It’s been 18 years…

It is hard to believe it has been 18 years since the last Shenmue game. Fans have been waiting almost two decades to get the next chapter of Ryo’s story. Shenmue III was announced four years ago to a very successful crowd-funded campaign and ever since then people still didn’t believe it was actually coming out. Yet, here we are. In 2019 there is a new Shenmue game and it feels like it never left. For better or worse Shenmue III is exactly what the name implies. It feels like a game that was made almost 20 years ago and somehow just surfaced. For those that can accept that, you have your latest chapter of the series. For those hoping it would somehow evolve the series, you are in for some disappointment.

Let’s back up for a second. Saying Shenmue III is identical to its previous iterations is doing it a disservice. The new game looks a lot better and there are some streamlined pieces, but it definitely doesn’t feel like a modern game. This is a sequel in the grandest sense. It literally begins where the last game left off, so for anyone looking to jump right into the series, this is not the best spot. There is a nice recap video which I highly recommend since it has been 18 years, but this is like chapter three of a book, players cannot simply dive in and expect to understand who these characters are or what is going on.

MSRP: $59.99
Platforms: PS4 (reviewed), PC
Price I’d Pay: $29.99

The game begins by recreating the final moments of the last game in the new engine. Ryo and Shenhua are uncovering the mysteries behind the mirrors while still trying to track down Lan Di, who murdered Ryo’s father. The game begins in the village of Bailu where Ryo and Shenhua are trying to track down her father and finally uncover the mystery…or not. It is no secret that Shenmue III is a continuation, but not the final chapter. Those hoping this would wrap up the story are in for disappointment as this is just another entry and who knows how long it will be before we see the end of Ryo’s journey.

The first thing that stands out is the dialogue. It is awful. There is no way to sugarcoat that. It is still impressive that I could literally chat with anyone, but the transitions and dialogue are so broken it is comical in most interactions. NPCs act like Ryo is not even there, or talk about things he didn’t even ask about. This is by design according to the developers as they wanted this to feel as much like the original as possible. It stands out like a sore thumb when compared to modern games though. I don’t think fans would have been upset by improving things. It feels like an odd choice and anyone without any reverence for the originals will likely be baffled by the exchanges between characters.

Tedium is the name of the game here. Shenmue is a life simulator. In order to progress players will have to converse with everyone, learn details to piece together, and figure out how to solve these issues. It is a long and arduous process that requires talking to almost everyone and taking notes. There are some reprieves though. The journal feels more user friendly and Ryo can fast travel to locations he has learned in order to investigate more. Everything has a cut scene though, even something as simple as taking off your shoes requires a loading screen and when the journey lasts upwards of 40 hours, it can become extremely monotonous.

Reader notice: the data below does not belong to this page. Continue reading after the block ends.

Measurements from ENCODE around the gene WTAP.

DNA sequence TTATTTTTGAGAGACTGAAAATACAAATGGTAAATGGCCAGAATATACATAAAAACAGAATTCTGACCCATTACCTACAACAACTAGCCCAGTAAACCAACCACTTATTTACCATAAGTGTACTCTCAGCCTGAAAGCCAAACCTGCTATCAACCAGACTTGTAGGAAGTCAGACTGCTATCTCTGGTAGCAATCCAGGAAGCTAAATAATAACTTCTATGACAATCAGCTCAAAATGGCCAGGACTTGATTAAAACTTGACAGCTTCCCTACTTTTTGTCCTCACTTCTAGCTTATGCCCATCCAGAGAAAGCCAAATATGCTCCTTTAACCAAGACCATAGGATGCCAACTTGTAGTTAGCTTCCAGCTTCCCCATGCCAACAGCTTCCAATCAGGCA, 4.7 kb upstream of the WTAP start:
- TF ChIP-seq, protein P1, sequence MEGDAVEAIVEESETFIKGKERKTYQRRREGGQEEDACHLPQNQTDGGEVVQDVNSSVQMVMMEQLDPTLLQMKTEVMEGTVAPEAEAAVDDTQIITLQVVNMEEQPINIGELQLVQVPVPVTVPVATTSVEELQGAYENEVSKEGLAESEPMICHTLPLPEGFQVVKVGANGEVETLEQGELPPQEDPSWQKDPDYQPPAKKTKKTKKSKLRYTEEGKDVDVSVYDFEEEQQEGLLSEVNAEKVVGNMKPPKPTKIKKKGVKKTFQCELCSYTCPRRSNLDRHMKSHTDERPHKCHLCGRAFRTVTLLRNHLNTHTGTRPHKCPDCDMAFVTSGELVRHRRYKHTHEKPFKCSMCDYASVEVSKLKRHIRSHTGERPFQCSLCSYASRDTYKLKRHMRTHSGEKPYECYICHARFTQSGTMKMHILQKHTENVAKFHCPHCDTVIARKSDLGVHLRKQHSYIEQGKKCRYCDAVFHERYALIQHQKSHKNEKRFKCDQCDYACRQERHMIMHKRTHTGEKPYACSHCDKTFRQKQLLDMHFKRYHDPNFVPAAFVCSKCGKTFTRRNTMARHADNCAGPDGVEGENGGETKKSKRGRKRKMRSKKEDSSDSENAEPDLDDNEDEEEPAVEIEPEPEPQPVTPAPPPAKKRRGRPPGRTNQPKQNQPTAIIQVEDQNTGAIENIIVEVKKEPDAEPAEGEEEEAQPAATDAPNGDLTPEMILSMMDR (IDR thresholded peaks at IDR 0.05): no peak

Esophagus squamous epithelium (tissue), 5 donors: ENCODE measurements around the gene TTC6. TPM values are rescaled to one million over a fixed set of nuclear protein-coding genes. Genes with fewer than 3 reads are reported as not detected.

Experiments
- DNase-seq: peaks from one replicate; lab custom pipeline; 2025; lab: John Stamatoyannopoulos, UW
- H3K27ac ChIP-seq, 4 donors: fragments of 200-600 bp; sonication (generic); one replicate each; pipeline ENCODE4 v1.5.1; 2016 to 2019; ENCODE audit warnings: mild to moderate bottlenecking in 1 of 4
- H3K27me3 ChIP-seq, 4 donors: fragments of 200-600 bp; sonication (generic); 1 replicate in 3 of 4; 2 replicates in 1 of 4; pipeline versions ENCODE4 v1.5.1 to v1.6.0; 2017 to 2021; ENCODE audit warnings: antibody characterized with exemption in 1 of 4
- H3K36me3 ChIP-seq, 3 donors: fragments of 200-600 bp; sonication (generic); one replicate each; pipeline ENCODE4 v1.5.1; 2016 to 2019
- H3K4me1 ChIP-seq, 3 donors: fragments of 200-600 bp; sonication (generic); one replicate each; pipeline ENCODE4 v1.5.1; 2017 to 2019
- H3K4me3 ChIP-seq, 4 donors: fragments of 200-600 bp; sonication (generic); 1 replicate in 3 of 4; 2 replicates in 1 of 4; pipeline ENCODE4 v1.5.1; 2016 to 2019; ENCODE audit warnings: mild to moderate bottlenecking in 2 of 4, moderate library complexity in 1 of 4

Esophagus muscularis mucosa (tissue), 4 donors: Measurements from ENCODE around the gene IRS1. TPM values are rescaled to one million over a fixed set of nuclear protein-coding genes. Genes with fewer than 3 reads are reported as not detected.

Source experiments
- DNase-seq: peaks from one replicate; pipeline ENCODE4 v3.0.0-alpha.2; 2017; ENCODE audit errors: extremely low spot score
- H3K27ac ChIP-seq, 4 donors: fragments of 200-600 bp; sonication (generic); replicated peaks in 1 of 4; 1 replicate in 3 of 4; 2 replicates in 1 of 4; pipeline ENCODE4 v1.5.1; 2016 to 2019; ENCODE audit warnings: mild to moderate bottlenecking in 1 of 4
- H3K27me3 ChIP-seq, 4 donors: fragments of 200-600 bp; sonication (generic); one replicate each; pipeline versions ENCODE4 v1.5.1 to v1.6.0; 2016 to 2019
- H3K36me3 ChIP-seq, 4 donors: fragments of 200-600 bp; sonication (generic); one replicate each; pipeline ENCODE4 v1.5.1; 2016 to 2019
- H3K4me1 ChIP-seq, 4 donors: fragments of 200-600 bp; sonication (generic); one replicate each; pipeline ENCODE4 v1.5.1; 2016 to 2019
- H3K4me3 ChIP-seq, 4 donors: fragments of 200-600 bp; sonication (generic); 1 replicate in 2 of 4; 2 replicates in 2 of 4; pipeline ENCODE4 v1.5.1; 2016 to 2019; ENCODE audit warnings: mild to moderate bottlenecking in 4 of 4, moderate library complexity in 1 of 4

Fans of the original expect that though. There is a certain charm to the tedium that Yu Suzuki and his team have created. Being able to slowly pick through every detail is something that Shenmue pioneered. It was a revolution for gaming and something it really paved the way for other games. Shenmue III just feels like it didn’t progress. Titles like the Yakuza series took a lot of what it introduced and improved upon it. Shenmue feels old for the sake of being old and not everyone will enjoy that.

Combat also feels archaic. While they have removed the complex button commands and instead opted for learning the moves and mapping them to hotkeys, it is still just not fun. Regardless of difficulty opponents simply block for what seems like forever. There is little to no strategy to be found. It is challenging, but not in the rewarding sense. I found myself simply mashing buttons until they stopped blocking. There are also survival mechanics in the way of stamina and food consumption. Again neat in theory, but poorly executed. Again Shenmue feels like a game trying to be ahead of the curve, while falling slightly behind it. These ideas would have been revolutionary if the game had launched in 2003, but today they feel like dialed back ideas of better executed mechanics.

Shenmue III feels like a game that would have been revolutionary in 2003. Maybe that is what the fans wanted. This is a game that flopped massively when it released and somehow has garnered a cult following that clearly wants more of what it delivers. Shenmue III delivers just that. A game that feels like it time travelled to 2019 from the Dreamcast era and I think that is just fine with the fans. They got what they wanted and I am thrilled for them, but anyone coming in to see what all the noise is about is likely going to come away confused as to why it took 18 years to create the game in front of them.

Review copy of game provided by publisher.

  • It is definitely Shenmue
  • Updated visuals
  • It is still Shenmue
  • Plodding pace
  • Broken dialogue
  • Voice acting
Written by
Ken is the Editor-in-Chief of this hole in the wall and he loves to troll for the fun of it. He also enjoys long walks through Arkham Asylum and the cool air of Shadow Moses Island. His turn-ons include Mortal Kombat, Metal Gear Solid and StarCraft.